For a government agency, the CIA isn’t afraid to think outside the box. This was especially true during the Cold War era, when there were a number of odd and often morally questionable programs that got funding in the name of national security. Whether it was LSD mind control, Castro assassination plots or the Bay of Pigs, declassified CIA documents are a treasure trove of craziness. “Operation Acoustic Kitty” is a perfect example of this. Both odd and morally questionable, in the 1960s, the CIA surgically implanted audio recording equipment into a cat with plans to use it to spy on the Russians. This is the story of one of the more comical wastes of taxpayer money by the federal government.
The CIA’s Operation Acoustic Kitty was one of the more imaginative spying operations that America’s main intelligence agency dreamed up during the Cold War. CIA documents and other sources have revealed that the agency made attempts at using multiple animals for espionage, including rodents, birds and cats. Despite the fact that cats are notoriously difficult to train, the CIA thought that their propensity for prowling around while stealthily searching nooks and crannies for prey would make them excellent spies. The idea was to surgically implant cats with audio-recording equipment and then train them to follow audio cues that would lead them to pick up conversations among Soviet agents.
While creating a spy cat today would likely be very minimally invasive given the shrinking size of everything tech, in the 1960s, that was not the case. Rather than just implanting a small, battery-powered recording and transmitting device under the cat’s skin and sewing him up, like might be done today, the CIA had to create an abominable Franken-kitty. In a procedure which lasted multiple hours, a surgeon implanted the CIA’s cat with a microphone in its ear canal, which was wired to a transmitter, and a power supply attached to the base of its skull. They then placed an antenna along the length of the cat’s spine all the way to its tail. Supposedly, the hardware worked in a lab setting, and after $20 million in expenditures (about $160 million in today’s money), Acoustic Kitty was ready to hit the road.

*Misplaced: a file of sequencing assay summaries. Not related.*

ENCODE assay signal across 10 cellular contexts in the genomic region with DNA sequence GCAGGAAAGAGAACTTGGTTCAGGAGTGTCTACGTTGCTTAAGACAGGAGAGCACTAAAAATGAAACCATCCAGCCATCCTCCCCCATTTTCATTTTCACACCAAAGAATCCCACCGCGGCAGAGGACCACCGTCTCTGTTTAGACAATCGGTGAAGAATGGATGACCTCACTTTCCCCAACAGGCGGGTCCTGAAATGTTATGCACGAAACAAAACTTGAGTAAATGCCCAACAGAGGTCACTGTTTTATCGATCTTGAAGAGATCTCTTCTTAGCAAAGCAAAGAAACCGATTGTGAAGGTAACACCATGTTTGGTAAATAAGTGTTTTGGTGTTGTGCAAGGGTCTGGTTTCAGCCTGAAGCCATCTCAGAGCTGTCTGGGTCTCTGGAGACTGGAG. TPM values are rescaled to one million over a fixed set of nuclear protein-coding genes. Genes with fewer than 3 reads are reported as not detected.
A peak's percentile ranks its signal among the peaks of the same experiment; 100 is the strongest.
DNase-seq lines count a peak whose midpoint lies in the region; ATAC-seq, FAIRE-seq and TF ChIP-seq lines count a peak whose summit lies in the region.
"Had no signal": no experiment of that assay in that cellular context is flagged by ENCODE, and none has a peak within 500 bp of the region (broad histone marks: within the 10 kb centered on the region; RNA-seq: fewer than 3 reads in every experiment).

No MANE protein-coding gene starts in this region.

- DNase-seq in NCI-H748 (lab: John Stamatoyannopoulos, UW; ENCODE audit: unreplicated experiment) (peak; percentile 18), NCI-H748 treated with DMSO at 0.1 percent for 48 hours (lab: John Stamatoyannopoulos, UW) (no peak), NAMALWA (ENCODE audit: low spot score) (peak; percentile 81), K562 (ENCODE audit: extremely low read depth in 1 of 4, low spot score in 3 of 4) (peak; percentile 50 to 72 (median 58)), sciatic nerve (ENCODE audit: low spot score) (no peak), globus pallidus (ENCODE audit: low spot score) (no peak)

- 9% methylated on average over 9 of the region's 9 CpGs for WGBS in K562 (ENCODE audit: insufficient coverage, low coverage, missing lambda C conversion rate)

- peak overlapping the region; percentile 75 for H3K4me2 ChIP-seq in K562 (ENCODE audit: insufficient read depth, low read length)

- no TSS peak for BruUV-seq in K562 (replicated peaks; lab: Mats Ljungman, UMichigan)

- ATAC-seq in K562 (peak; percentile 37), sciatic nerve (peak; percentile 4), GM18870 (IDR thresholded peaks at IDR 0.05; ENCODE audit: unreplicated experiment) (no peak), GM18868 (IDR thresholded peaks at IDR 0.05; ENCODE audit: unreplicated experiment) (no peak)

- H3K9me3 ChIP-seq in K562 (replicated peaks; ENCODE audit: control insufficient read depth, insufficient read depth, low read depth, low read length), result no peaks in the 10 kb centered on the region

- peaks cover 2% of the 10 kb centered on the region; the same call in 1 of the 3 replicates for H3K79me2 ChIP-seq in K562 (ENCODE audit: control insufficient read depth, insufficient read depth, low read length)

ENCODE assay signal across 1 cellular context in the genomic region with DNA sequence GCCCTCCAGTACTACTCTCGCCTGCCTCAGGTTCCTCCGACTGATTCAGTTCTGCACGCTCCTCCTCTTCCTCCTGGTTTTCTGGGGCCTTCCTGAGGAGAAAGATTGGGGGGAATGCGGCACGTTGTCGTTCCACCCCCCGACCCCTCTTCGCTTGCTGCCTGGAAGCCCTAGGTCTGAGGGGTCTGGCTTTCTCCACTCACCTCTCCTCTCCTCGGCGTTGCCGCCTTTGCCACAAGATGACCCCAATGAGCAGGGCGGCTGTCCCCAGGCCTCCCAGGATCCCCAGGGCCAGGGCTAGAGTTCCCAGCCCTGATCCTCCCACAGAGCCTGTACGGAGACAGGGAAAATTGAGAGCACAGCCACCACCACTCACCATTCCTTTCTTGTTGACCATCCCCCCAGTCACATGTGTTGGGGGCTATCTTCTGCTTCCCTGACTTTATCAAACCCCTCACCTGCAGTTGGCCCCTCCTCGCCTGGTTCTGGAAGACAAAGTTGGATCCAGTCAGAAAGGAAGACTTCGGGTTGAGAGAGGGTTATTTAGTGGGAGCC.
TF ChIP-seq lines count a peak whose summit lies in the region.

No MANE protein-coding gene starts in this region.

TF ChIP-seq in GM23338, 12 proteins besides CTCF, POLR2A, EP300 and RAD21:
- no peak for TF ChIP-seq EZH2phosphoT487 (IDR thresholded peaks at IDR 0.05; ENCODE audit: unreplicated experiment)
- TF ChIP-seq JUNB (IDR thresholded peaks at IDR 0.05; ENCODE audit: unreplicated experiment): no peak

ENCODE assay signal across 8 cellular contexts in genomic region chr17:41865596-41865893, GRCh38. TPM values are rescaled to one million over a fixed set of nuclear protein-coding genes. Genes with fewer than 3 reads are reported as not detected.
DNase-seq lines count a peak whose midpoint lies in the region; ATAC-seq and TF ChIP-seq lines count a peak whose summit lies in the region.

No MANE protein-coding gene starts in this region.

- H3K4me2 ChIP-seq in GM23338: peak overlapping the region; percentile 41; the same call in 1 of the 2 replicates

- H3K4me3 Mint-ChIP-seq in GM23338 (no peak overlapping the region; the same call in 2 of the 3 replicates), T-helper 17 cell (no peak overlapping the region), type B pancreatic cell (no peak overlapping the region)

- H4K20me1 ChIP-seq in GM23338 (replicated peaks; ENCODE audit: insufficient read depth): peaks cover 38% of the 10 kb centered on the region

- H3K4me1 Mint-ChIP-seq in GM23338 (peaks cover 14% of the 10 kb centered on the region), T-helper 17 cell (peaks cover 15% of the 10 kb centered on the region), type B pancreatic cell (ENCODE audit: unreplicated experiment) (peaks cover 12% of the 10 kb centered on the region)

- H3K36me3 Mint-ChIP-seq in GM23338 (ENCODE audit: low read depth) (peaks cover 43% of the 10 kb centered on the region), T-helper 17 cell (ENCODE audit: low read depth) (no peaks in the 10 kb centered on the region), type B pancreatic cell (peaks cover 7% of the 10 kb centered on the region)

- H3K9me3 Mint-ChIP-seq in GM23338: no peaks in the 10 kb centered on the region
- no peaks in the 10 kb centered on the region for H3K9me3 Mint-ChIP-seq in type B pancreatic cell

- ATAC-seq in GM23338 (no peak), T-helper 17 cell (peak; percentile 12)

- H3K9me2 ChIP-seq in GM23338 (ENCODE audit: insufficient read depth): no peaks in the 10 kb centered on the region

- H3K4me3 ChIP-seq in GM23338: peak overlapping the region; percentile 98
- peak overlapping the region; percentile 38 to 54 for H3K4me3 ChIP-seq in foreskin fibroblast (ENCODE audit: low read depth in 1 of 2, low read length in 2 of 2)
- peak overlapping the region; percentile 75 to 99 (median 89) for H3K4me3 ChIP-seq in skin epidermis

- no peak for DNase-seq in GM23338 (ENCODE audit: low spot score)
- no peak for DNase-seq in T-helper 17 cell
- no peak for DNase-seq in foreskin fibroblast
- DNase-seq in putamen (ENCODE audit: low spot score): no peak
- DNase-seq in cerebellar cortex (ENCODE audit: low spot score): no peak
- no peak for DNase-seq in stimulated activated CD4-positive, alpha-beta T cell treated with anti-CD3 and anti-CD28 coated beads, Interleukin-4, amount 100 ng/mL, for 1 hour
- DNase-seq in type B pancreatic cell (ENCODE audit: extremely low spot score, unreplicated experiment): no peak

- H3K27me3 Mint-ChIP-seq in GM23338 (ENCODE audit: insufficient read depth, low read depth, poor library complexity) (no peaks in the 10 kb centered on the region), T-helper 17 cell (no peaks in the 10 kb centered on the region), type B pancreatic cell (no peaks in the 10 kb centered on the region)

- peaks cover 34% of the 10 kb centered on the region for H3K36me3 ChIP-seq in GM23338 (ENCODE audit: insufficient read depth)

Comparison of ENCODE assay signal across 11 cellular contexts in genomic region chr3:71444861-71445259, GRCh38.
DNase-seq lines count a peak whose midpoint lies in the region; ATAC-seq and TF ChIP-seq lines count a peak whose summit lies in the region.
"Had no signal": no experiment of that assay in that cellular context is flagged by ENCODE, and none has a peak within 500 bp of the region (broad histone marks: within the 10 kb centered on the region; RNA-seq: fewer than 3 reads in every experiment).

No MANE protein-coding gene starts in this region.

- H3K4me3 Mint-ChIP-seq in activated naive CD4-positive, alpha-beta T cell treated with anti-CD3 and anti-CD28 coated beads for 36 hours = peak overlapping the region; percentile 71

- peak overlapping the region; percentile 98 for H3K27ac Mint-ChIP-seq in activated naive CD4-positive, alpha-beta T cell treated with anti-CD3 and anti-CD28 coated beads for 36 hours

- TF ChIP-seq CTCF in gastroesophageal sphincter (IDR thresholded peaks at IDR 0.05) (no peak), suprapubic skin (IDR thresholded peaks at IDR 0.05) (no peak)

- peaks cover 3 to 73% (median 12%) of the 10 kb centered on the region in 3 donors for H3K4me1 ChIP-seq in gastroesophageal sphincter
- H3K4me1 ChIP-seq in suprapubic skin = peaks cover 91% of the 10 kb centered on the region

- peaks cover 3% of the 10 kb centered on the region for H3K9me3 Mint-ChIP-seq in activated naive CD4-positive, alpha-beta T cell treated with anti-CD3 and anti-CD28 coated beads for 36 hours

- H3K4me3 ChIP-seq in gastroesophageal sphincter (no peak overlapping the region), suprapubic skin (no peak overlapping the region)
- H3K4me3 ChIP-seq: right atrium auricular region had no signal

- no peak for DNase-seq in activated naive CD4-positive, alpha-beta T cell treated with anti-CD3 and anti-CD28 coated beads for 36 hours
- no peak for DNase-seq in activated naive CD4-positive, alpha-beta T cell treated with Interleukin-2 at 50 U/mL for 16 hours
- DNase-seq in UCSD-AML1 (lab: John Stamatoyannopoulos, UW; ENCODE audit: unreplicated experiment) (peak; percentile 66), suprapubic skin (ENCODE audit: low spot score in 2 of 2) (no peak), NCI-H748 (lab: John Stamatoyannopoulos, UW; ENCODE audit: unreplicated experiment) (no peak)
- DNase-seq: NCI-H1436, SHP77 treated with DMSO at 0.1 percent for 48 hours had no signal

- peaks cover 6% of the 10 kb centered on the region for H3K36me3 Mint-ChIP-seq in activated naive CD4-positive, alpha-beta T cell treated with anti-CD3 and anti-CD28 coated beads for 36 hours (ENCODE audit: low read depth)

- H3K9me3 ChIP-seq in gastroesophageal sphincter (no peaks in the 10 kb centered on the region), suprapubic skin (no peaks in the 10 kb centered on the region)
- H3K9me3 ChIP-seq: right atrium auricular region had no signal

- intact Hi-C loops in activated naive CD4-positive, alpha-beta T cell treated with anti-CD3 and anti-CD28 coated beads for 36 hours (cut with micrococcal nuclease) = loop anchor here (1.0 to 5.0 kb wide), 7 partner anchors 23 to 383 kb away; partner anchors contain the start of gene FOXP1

The first field expedition for the $20 million feline was a mission to spy on two Russian officials sitting on a park bench outside the Soviet embassy in Washington D.C. CIA operatives dropped the cat off close by, but far enough away not to be seen. They watched with much anticipation as the cat began to approach its Soviet targets, only for it to be distracted and then head the opposite way. The feline then ran into the street and was struck dead by a taxi. Even though CIA scientists got the surgically implanted audio equipment to work and they could control the cat’s movements in a lab setting, the field proved too distracting. Everyone knows that cats have minds of their own, and the sights, sounds and various other stimuli in a public park were too much for a trainer to account for and manage.
After this disaster, Operation Acoustic Kitty was declared a total loss and scrapped. The CIA, however, has not given up on training animals for various purposes. In fact, recent reports hint at insects that can be fitted with recording devices and controlled remotely. So, be careful about what you say around mosquitoes and dragonflies that appear to loiter in your presence for no apparent reason. And whatever you do, don’t swat them—those might be your hard-earned tax dollars at work!